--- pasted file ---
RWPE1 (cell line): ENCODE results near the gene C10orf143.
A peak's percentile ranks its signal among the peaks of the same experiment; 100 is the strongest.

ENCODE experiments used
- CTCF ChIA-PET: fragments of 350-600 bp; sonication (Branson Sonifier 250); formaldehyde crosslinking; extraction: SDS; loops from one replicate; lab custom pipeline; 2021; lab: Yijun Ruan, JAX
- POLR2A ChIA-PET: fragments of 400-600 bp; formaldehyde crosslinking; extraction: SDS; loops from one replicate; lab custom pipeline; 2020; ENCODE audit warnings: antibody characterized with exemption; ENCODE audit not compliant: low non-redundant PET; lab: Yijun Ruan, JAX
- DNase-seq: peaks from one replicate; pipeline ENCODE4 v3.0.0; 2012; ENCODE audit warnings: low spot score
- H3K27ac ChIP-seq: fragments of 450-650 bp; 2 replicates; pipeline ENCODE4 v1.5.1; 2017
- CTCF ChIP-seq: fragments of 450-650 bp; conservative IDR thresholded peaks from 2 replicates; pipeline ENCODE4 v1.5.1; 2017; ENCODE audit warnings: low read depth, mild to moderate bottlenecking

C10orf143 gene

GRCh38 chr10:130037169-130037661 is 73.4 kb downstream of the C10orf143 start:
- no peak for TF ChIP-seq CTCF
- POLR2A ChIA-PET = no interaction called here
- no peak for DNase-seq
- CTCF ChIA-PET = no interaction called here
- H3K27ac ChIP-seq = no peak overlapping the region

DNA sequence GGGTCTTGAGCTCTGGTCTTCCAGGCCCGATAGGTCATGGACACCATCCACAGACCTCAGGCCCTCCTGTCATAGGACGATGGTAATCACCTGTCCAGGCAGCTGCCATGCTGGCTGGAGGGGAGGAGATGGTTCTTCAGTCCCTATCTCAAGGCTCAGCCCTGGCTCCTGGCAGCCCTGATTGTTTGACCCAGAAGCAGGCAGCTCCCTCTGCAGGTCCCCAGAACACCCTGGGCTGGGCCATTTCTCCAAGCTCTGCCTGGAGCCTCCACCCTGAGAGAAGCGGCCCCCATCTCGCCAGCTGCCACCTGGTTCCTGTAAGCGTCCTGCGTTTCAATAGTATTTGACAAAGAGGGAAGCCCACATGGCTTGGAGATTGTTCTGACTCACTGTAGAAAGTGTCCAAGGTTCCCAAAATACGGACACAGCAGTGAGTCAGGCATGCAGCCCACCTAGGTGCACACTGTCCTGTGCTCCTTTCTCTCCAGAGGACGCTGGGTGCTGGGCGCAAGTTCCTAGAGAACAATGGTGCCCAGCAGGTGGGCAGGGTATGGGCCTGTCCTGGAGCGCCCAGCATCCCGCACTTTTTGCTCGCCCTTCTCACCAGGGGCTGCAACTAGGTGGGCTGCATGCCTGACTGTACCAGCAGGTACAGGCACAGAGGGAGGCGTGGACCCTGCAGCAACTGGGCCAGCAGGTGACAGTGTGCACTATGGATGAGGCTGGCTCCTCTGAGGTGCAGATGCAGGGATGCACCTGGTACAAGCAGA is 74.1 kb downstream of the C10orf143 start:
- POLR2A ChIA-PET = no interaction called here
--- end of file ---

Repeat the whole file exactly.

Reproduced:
RWPE1 (cell line): ENCODE results near the gene C10orf143.
A peak's percentile ranks its signal among the peaks of the same experiment; 100 is the strongest.

ENCODE experiments used
- CTCF ChIA-PET: fragments of 350-600 bp; sonication (Branson Sonifier 250); formaldehyde crosslinking; extraction: SDS; loops from one replicate; lab custom pipeline; 2021; lab: Yijun Ruan, JAX
- POLR2A ChIA-PET: fragments of 400-600 bp; formaldehyde crosslinking; extraction: SDS; loops from one replicate; lab custom pipeline; 2020; ENCODE audit warnings: antibody characterized with exemption; ENCODE audit not compliant: low non-redundant PET; lab: Yijun Ruan, JAX
- DNase-seq: peaks from one replicate; pipeline ENCODE4 v3.0.0; 2012; ENCODE audit warnings: low spot score
- H3K27ac ChIP-seq: fragments of 450-650 bp; 2 replicates; pipeline ENCODE4 v1.5.1; 2017
- CTCF ChIP-seq: fragments of 450-650 bp; conservative IDR thresholded peaks from 2 replicates; pipeline ENCODE4 v1.5.1; 2017; ENCODE audit warnings: low read depth, mild to moderate bottlenecking

C10orf143 gene

GRCh38 chr10:130037169-130037661 is 73.4 kb downstream of the C10orf143 start:
- no peak for TF ChIP-seq CTCF
- POLR2A ChIA-PET = no interaction called here
- no peak for DNase-seq
- CTCF ChIA-PET = no interaction called here
- H3K27ac ChIP-seq = no peak overlapping the region

DNA sequence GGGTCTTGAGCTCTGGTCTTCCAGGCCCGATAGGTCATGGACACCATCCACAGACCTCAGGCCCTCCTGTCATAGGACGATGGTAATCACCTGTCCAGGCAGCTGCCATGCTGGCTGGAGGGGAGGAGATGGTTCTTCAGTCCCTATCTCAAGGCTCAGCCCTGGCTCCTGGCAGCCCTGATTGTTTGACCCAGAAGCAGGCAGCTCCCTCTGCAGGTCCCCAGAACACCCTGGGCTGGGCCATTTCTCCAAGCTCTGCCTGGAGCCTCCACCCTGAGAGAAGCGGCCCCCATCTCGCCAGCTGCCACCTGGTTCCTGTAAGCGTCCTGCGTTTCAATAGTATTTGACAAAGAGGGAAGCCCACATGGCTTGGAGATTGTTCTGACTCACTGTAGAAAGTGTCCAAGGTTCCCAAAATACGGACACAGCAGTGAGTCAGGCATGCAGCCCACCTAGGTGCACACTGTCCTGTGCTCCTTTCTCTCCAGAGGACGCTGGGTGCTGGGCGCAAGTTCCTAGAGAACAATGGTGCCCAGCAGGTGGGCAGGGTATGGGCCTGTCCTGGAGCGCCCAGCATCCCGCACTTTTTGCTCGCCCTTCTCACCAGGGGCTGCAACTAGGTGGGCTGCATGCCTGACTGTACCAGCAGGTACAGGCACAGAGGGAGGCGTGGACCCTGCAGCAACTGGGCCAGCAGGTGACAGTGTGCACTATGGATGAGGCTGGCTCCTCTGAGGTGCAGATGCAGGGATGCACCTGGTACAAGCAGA is 74.1 kb downstream of the C10orf143 start:
- POLR2A ChIA-PET = no interaction called here